National-Second, b. 496.
22
Jansky papers, SHSW, f.3 b.7, March 20, 1923.
23
Barnouw, A Tower in Babel, 116. In March 1924, the report of the FTC (Report of the Federal Trade Commission
on the Radio Industry, 1924) was being anticipated. Radio set makers argued that RCA and its allies (the radio trust)
converted their tube monopoly into a monopoly in radio apparatus manufacture and sale. The radio trust became a
congressional issue. In March 1923, from the concern that concentrated corporate would control the flow of
information, Congress requested the FTC to investigate the radio industry to judge whether patents of radio
equipment was monopolizing “reception and transmission” and violated anti-trust laws. Many Congressmen knew
that the manufacturers and sellers of radio apparatus controlled the air.
24
Benjamin, “Working It Out Together,” 228.
25
Opening Address by Herbert Hoover, HHPL, Commerce Papers, Radio, Conferences, National Third (Oct. 6-10,
1924), b. 496. Hoover stated, “During the past 10 days I have received thousands of letters from men, women, and
children all over the country protesting against what they honestly believe would result in depriving them of the
chance to listen to the local stations or to use their will in selecting the ones they want to hear. They fear a monopoly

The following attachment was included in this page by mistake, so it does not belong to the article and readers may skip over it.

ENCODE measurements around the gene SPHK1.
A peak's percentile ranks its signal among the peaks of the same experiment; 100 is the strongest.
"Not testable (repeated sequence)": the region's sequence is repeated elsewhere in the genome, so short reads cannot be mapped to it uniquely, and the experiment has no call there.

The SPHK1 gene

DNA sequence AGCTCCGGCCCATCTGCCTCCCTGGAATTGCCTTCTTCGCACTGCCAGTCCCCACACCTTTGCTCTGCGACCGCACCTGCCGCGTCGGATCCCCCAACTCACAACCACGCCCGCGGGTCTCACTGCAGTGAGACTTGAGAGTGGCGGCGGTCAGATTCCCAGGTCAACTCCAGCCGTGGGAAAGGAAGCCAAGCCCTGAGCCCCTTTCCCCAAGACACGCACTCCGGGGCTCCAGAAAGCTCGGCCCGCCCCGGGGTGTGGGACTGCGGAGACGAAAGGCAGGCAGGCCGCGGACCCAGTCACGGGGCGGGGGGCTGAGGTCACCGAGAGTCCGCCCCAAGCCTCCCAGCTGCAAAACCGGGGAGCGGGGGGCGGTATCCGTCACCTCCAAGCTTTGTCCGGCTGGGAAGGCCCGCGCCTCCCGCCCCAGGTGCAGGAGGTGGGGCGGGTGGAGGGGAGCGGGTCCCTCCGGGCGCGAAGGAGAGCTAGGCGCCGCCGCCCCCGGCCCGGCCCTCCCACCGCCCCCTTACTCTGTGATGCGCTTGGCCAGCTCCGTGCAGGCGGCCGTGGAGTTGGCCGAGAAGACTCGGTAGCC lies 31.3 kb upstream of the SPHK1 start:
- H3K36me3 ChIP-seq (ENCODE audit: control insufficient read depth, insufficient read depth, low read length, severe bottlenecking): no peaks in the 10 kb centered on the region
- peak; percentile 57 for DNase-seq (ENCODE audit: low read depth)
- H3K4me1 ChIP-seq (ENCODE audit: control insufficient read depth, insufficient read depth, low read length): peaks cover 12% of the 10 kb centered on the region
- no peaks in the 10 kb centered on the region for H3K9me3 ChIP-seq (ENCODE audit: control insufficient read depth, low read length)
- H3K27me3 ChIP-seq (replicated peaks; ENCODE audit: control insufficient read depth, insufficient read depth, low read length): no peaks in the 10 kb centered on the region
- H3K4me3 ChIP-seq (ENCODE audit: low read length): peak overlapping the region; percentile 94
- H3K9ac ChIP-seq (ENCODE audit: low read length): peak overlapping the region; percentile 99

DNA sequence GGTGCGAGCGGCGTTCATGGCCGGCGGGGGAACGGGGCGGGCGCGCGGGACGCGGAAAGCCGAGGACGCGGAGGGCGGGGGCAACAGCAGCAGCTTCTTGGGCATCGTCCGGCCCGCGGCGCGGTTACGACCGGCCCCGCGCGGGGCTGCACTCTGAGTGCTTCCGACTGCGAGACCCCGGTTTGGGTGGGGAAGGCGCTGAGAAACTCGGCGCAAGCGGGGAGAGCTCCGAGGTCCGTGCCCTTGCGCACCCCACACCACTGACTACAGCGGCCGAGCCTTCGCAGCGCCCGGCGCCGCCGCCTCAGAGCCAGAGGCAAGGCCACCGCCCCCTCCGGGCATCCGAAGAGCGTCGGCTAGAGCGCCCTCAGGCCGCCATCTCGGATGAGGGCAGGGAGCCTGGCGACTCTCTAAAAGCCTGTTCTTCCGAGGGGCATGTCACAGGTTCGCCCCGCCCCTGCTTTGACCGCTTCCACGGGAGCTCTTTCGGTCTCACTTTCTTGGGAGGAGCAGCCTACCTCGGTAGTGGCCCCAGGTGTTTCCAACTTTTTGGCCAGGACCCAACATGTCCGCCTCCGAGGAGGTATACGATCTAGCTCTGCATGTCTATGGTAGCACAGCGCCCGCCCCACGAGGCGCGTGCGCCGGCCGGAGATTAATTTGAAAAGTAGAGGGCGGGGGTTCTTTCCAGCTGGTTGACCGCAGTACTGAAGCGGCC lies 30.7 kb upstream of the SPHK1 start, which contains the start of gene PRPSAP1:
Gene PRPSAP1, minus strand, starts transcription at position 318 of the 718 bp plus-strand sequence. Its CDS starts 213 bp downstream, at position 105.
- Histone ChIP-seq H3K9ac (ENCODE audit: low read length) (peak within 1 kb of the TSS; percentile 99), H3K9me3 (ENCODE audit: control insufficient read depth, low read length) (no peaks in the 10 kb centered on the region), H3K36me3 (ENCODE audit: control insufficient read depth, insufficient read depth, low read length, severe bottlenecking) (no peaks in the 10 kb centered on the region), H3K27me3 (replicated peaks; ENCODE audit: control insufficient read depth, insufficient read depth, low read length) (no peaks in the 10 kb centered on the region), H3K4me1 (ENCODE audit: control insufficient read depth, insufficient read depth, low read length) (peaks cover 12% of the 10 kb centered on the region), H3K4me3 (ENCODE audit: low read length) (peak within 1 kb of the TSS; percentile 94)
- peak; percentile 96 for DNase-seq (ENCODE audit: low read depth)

of the air”; Louis M. Benjamin, Freedom of the Air and the Public Interest: First Amendment Rights in Broadcasting
to 1935
(Carbondale, IL: South Illinois University Press, 2001),1-2. The FTC report was released to Congress in
March 1924 (see n26).
26
Opening Address of Herbert Hoover, Secretary of Commerce, Ibid, 7. Hoover said, “As to whether this shows a
real trend toward an abandonment of the smaller stations, it is too early to determine.”
27
“Learn to Separate Stations,” Radio News, Feb. 1925, 1477. Then, paradoxically, the increase of technologically
qualified Class B became a problem, rather than a progress.
28
On classification, Carl H. Butman, “Third Conference Makes for Better Radio Service,” Radio News, Dec. 1924,
901. On the benefits of farmers, Recommendations of Subcommittee 1, HHPL, Commerce Papers, Radio,
Conferences, National Third (Oct. 6-10, 1924), b. 496, 6, 14. For the public interest, Subcommittee No. 2:
Allocation of Frequencies or Wavelengths to Broadcasting Stations, Ibid, 16-17.
29
On the quarrels, “Learn to Separate Stations,” Radio News, Feb. 1925, 1477. On the problems of the plan,